In his more than three decades of practicing law, attorney Larry Zukerman of Zukerman, Daiker & Lear Co. had never seen a case where law enforcement was caught red-handed suppressing evidence.
“In my 32 years of practicing law, I’ve never experienced a case where it has been caught on videotape and unrefuted,” Zukerman said when asked if he had ever been involved in a case where police had destroyed evidence.
Zukerman was on the defense team for Mark Newton, a former teacher and softball coach at Laurel School in Shaker Heights, who had rape and other charges dismissed by a Cuyahoga County judge May 11 after Judge Nancy Margaret Russo ruled that one of the detectives working on the case, Jessica Page, suppressed evidence. Charges against Newton that were dropped included rape, gross sexual imposition, kidnapping and sexual battery. Prosecutors filed an appeal of the decision on May 12, but Zukerman said the outcome was just and proper.
“Judge Russo issued a well-reasoned and factually supported decision based on the testimony and law,” Zukerman told the Cleveland Jewish News. “I think it’s frightening that the government continues to validate this type of behavior by appealing Judge Russo’s decision. What they should be doing is conducting an independent investigation to determine whether they should prosecute the detective for obstruction of justice, perjury and falsification.”
Zukerman said instead of appealing, the government should be trying to figure out why Page destroyed the evidence and was disappointed in the decision by the government to appeal the dismissal.
“I just think it’s sad that the state continues to try to ignore the realities of the situation that the detective destroyed evidence,” he said. “I think the focus should be on why this happened as opposed to say it doesn’t matter, and I believe it’s the state’s opinion that it’s OK that she destroyed evidence here. And if this standard were adopted by every court, then universal destruction of exculpatory evidence would be OK and that would just trample every defendant’s right to a fair trial.”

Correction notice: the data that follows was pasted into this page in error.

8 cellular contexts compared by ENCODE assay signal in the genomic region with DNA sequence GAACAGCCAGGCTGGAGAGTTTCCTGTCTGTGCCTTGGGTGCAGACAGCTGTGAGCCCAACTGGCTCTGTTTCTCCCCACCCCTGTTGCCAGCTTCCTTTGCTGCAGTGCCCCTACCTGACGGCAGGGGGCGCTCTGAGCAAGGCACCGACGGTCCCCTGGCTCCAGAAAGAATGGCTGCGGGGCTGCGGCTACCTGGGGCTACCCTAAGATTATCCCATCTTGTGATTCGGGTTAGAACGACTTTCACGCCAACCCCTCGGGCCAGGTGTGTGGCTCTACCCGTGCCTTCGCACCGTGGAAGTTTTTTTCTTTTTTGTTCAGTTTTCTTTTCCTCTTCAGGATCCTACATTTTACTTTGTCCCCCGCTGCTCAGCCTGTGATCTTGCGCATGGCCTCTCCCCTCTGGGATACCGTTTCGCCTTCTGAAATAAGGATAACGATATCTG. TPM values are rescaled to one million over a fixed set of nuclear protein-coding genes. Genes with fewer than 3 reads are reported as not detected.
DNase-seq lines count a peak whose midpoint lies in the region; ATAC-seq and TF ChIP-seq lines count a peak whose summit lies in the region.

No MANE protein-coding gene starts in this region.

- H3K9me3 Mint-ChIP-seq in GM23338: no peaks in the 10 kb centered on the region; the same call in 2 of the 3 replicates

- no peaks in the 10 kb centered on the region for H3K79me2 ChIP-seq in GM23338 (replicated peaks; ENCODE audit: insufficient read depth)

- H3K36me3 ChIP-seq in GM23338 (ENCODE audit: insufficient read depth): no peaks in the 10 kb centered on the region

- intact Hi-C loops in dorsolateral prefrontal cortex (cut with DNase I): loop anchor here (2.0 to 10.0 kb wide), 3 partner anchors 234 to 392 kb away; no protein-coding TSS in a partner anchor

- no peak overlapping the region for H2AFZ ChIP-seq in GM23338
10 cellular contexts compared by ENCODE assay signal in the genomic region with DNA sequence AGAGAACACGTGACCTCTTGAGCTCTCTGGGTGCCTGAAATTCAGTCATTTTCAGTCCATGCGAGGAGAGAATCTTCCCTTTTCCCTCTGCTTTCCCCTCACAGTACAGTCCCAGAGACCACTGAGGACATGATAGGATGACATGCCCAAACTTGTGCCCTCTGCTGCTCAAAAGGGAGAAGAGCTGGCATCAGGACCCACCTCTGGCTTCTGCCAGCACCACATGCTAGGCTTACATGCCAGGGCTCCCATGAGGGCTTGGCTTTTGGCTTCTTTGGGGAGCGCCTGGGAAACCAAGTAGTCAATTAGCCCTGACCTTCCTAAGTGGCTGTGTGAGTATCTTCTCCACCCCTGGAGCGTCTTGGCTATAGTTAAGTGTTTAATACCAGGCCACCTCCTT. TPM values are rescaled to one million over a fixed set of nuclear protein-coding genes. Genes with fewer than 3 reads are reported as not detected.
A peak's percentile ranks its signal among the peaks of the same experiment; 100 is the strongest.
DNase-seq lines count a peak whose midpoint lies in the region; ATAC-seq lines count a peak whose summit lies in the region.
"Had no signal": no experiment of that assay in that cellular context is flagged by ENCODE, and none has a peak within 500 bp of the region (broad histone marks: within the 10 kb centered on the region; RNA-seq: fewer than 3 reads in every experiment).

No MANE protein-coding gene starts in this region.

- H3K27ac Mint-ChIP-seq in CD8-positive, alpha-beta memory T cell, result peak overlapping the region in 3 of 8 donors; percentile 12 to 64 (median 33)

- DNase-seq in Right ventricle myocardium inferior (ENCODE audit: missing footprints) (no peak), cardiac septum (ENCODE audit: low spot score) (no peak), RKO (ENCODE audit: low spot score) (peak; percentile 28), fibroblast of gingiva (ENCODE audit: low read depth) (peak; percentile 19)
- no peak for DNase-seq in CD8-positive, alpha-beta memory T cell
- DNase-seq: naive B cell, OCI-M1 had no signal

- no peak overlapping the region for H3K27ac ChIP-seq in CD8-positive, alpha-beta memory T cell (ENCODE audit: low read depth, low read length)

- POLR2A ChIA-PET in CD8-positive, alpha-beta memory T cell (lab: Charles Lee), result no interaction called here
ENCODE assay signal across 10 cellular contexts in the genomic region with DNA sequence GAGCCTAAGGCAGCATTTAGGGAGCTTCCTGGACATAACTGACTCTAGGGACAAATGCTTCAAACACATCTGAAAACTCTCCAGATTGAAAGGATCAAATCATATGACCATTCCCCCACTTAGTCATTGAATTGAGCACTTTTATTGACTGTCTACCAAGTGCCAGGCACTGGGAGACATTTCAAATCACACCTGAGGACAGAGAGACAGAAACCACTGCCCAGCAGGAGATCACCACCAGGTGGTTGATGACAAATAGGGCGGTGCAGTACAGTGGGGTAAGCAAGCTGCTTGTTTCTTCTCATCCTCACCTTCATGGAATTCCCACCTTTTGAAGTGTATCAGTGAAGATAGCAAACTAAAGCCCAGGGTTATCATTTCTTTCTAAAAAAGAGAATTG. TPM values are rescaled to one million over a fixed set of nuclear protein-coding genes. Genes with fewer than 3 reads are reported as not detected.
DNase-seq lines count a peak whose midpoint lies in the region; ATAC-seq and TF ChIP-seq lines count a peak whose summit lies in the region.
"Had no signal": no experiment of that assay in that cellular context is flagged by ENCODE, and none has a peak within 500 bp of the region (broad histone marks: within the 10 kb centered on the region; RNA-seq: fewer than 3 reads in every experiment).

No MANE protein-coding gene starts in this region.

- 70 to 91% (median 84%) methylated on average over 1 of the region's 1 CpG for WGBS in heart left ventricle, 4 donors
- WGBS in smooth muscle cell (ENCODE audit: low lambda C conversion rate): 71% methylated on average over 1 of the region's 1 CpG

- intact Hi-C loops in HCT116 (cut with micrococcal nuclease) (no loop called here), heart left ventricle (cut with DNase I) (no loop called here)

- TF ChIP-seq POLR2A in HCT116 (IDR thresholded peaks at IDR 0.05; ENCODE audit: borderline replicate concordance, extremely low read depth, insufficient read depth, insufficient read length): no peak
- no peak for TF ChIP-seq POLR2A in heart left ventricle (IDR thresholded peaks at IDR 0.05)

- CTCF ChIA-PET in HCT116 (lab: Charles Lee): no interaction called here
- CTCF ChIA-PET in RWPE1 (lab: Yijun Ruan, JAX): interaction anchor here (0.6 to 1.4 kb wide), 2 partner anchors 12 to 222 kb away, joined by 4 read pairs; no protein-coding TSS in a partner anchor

In Russo’s 12-page decision, she granted the motion to dismiss all charges, noting Page willfully failed to disclose a second drawing of the room where the attacks were alleged to have occurred which contradicted other evidence. The second drawing was never produced to either prosecutors or the defending attorneys, and Russo further said that had the material been disclosed to the prosecutor’s office, it not only would have benefitted Newton in preparation of his defense, but it also “arguably could have prevented the complaint from being submitted to the grand jury.” Russo commented that Page’s “immediate personal attachment to this Complainant is disturbing, and should cause significant reflection about her ability to faithfully and neutrally carry out her duties.” Russo later notes that Page “has gone so rogue, she even lied to her partner” about the drawing.
Russo also noted in her opinion many examples of Page acting in bad faith and statements advocating for the complainant.
The complainant accused of Newton of attacking her during indoor softball practices in April and May of 2013, when she was then 15 years old. Zuckerman said she initially made the complaint approximately four years ago, but didn’t want to prosecute, and then changed her mind.
The complainant was first interviewed by Shaker Heights Police Department in March 2015, nearly two years after the attacks were alleged to have occurred, and little physical evidence existed.
Zukerman credited the work of fellow defense team lawyers Adam Brown and Paul Daiker as being instrumental in dismissal of the charges. Zukerman also said he wasn’t sure what Newton would do next.
“I don’t know that Mr. Newton has had ample time to process the effect of the dismissal and to clearly determine how he wants to proceed with his future,” Zukerman said. “This has been a four-year nightmare that ended last Thursday. It’s unimaginable to believe someone can falsely accuse someone of something without any evidence whatsoever, and then the state, through its agent, the detective, destroys evidence which can prove his innocence.”